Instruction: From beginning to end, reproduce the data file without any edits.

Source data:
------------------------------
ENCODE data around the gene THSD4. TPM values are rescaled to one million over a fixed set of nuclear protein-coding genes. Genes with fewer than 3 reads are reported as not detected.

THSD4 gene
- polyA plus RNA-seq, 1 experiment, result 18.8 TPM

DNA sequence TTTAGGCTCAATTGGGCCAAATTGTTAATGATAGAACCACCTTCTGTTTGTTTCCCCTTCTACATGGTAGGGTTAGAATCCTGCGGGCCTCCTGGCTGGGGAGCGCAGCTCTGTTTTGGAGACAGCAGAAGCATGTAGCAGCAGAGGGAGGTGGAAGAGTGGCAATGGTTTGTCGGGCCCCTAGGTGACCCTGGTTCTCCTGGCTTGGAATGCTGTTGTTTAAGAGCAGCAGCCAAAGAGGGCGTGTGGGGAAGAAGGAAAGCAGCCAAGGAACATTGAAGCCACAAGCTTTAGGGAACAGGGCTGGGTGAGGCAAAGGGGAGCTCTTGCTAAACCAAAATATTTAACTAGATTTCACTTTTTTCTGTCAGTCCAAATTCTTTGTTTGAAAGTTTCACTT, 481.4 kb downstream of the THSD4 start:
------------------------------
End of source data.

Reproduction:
ENCODE data around the gene THSD4. TPM values are rescaled to one million over a fixed set of nuclear protein-coding genes. Genes with fewer than 3 reads are reported as not detected.

THSD4 gene
- polyA plus RNA-seq, 1 experiment, result 18.8 TPM

DNA sequence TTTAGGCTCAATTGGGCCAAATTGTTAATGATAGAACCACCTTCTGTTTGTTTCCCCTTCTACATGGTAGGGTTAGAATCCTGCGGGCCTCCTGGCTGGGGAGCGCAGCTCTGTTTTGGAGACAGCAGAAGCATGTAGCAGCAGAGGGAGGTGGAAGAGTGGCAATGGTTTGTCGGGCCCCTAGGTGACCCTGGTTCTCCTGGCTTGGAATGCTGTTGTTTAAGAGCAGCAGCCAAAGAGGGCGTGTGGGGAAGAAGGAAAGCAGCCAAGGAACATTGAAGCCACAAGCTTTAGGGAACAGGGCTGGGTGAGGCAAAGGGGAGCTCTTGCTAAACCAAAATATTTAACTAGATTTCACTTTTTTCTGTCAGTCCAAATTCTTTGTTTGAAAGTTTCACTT, 481.4 kb downstream of the THSD4 start: